A surge in banks and other financial stocks that stand to benefit from higher interest rates led U.S. indexes higher Thursday. The dollar climbed to its strongest level in more than a decade against other currencies, and the price of gold sank on expectations that the Federal Reserve will follow up Wednesday’s rate increase with several more next year.
KEEPING SCORE: The Standard & Poor’s 500 index rose 13 points, or 0.6 percent, to 2,267 as of 10:45 a.m. Eastern time. It’s close to making up its loss from the prior day, which was its worst in two months.
The Dow Jones industrial average rose 120 points, or 0.6 percent, to 19,911. Nasdaq Composite rose 32 points, or 0.6 percent, to 5,469.
GO GREENBACK: The ICE U.S. Dollar index, which tracks the value of the dollar against the euro, Japanese yen and four other currencies, jumped more than 1 percent and touched its highest level since 2002.
The dollar’s value has been generally climbing since 2014 because the U.S. economy is in better shape than others around the world, even with U.S. growth only modest. The dollar is jumping more now after the Federal Reserve raised short-term interest rates on Wednesday for just the second time in a decade and indicated three more increases may be on the way in 2017.
The dollar rose to 118.42 Japanese yen from 116.37 late Wednesday, following a 1 percent jump from the day before. The euro fell to $1.0424 from $1.0557, and the British pound fell to $1.2419 from $1.2596.
BANKING ON BIGGER PROFITS: Financial stocks in the S&P 500 jumped 1.2 percent, far more than any of the other 10 sectors that make up the index. Higher interest rates could help banks reap bigger profits from making loans. Bank of America rose 42 cents, or 1.9 percent, to $23.10, and Wells Fargo rose $1.21, or 2.2 percent, to $55.91.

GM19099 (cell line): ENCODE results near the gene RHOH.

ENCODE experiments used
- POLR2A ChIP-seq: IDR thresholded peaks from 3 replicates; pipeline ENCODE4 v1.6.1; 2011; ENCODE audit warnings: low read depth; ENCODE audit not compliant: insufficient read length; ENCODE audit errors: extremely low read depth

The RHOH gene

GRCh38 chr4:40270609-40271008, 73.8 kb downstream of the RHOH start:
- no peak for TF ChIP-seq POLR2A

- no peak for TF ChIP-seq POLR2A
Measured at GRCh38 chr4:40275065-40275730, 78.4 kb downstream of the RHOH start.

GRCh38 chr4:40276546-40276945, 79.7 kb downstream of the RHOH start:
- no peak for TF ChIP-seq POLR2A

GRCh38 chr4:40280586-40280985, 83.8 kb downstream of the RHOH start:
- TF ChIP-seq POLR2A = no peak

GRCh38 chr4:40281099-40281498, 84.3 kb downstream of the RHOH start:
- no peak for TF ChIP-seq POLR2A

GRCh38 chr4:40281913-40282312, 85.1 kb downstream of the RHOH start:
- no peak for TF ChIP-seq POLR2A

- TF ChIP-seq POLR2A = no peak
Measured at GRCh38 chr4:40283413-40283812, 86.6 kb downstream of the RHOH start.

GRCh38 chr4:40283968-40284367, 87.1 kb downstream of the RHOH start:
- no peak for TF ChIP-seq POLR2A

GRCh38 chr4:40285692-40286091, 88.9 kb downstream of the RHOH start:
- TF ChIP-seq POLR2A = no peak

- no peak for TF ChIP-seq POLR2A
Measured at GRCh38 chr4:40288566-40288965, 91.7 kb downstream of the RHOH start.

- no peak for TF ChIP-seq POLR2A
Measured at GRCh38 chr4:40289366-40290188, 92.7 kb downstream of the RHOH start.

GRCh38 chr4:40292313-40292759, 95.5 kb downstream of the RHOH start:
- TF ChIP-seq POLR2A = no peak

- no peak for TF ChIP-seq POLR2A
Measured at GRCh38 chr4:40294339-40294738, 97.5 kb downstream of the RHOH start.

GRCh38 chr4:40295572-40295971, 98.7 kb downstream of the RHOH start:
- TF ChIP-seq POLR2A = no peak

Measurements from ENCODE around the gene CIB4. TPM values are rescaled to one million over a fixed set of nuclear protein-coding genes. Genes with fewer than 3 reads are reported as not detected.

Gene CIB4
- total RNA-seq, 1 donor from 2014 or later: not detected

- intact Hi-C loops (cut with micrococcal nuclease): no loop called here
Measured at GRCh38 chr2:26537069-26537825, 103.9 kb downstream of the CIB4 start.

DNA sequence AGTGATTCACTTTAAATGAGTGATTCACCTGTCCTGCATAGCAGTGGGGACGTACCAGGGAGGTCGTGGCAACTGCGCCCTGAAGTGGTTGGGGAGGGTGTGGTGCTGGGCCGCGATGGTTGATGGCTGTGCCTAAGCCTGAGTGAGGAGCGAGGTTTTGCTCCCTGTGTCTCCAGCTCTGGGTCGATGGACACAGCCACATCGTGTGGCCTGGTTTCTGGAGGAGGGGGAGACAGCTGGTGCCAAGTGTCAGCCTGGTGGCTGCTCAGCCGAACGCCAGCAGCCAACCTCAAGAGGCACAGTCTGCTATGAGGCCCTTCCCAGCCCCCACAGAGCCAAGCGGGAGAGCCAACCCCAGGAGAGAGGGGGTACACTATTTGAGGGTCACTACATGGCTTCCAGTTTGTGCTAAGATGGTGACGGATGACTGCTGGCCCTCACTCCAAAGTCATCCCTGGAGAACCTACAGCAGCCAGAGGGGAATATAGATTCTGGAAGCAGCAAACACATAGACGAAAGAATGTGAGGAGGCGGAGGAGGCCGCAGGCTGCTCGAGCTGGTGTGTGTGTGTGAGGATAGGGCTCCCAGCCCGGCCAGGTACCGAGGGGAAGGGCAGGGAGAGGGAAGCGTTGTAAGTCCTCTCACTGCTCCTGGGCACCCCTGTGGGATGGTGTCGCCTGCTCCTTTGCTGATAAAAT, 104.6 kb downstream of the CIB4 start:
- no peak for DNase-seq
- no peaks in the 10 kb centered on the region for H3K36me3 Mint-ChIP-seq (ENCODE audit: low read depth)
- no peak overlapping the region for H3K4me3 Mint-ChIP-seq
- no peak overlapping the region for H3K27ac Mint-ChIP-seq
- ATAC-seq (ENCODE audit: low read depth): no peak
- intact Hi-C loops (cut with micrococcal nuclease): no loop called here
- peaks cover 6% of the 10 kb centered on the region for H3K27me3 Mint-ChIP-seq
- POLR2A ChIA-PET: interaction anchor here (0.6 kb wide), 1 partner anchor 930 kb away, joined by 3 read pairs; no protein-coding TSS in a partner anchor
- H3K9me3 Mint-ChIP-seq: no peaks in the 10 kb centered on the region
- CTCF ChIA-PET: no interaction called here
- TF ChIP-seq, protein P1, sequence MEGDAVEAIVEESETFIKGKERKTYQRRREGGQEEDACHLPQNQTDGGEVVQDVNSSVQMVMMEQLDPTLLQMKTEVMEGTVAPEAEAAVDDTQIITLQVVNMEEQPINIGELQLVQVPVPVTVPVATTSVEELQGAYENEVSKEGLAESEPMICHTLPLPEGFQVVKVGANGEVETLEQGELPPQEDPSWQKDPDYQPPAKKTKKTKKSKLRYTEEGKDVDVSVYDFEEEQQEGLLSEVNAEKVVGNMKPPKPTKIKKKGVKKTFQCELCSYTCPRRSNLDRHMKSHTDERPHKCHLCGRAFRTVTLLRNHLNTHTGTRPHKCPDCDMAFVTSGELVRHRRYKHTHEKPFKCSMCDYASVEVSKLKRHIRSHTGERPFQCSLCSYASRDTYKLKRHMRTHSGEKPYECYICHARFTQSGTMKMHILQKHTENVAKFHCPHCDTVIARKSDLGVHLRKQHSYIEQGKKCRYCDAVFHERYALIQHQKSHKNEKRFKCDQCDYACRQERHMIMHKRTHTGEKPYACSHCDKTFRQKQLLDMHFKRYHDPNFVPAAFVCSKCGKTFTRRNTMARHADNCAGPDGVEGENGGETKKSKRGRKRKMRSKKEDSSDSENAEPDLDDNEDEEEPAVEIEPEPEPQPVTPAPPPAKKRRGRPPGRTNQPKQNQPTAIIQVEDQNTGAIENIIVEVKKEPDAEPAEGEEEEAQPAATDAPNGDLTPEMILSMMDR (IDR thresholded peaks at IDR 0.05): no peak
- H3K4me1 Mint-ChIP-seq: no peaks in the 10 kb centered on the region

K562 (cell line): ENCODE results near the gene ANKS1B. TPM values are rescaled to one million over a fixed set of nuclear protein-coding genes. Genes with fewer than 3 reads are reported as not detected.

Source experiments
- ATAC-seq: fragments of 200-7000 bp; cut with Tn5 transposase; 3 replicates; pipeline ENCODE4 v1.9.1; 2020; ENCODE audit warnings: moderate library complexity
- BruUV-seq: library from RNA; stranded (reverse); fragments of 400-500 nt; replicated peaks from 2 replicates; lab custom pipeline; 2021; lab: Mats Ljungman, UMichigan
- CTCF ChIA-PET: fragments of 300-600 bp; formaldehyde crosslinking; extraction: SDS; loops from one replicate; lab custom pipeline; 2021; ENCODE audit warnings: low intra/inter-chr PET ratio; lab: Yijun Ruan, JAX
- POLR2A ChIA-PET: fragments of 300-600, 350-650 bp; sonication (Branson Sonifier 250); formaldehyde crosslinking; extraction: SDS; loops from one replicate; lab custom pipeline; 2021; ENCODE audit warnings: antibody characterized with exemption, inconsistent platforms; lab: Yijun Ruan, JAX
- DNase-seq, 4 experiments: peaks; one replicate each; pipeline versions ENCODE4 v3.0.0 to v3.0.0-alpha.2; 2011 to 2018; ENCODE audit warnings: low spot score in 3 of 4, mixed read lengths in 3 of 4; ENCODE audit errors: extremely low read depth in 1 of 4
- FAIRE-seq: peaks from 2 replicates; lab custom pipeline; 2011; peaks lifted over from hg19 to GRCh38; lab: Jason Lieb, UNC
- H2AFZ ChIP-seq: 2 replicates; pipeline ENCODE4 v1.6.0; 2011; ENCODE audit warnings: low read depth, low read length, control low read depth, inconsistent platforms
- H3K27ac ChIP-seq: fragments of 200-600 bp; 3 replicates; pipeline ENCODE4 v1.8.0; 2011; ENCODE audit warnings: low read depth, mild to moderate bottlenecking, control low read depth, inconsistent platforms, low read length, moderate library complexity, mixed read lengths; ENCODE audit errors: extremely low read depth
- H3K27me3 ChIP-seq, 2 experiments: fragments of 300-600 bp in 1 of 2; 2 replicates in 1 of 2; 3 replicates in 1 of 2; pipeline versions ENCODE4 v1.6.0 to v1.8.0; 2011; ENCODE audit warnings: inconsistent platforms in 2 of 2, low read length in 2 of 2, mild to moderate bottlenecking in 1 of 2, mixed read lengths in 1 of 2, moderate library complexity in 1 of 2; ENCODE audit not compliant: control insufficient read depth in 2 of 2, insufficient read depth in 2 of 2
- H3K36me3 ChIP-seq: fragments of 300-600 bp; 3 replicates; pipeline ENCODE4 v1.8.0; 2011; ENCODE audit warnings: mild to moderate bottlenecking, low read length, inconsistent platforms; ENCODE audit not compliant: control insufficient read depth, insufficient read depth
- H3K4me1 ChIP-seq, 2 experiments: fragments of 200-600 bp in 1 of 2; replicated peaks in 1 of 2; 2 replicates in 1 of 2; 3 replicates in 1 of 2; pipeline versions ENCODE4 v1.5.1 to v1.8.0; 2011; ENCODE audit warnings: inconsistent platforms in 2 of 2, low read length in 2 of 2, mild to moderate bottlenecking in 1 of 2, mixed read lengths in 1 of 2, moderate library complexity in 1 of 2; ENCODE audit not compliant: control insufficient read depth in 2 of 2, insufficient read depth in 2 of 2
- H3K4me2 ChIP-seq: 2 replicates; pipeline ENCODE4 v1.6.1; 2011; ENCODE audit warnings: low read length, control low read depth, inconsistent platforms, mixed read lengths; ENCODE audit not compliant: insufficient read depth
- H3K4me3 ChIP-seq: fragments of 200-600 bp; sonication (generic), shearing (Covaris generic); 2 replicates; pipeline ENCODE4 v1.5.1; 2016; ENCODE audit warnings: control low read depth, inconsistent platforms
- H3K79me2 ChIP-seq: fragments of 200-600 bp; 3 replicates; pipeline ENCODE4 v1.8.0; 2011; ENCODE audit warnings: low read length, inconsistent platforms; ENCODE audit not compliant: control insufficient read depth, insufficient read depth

MOSTLY HIGHER MARKET: Three stocks rose for every two that fell on the New York Stock Exchange, and all 11 sectors that make up the S&P 500 index climbed.
Stocks that pay big dividends lagged behind the rest of the market on fears that higher interest rates will push income investors away from them and into bonds. Real-estate stocks in the S&P 500 rose just 0.3 percent.
BOND YIELDS: The yield on the 10-year Treasury note inched up to 2.59 percent from 2.57 percent late Wednesday. The two-year Treasury yield dipped back to 1.26 percent from 1.27 percent but remains close to its highest level since the summer of 2009. Yields on longer-term bonds slipped, and the 30-year Treasury yield dipped to 3.15 percent from 3.18 percent
BREACHED: Yahoo fell $1.60, or 3.9 percent, to $39.31 after disclosing a breach that affected more than a billion user accounts, the largest such attack in history.
SAFE HARBOR: Pier 1 Imports surged $2.40, or 37 percent, to $8.88 after reporting stronger-than-expected earnings for the latest quarter and raised its forecast for full-year results.
HEALTHY FORECAST: Eli Lilly jumped $2.26, or 3.3 percent, to $69.93 after the drugmaker gave a stronger-than-expected profit forecast for next year.
MARKETS ABROAD: In Europe, Germany’s DAX rose 0.9 percent, France’s CAC 40 gained 1 percent and Britain’s FTSE 100 rose 0.6 percent. In Asia, Japan’s Nikkei 225 index gained 0.1 percent, Hong Kong’s Hang Seng fell 1.8 percent and South Korea’s Kospi was virtually flat.
ENERGY: Benchmark U.S. crude fell 58 cents, or 1.2 percent, to $50.46 a barrel on the New York Mercantile Exchange. Brent crude, the international standard, fell 24 cents to $53.66 a barrel in London.
METALS: Gold sank $33.40, or 2.9 percent, to $1,133.30 per ounce. Higher interest rates often hurt the price of gold, which investors tend to flock to when they’re worried about the prospect of higher inflation and too-low interest rates.
Silver sank 6.3 percent, to $16.13 an ounce, and copper slipped 0.3 percent to $2.60 a pound.
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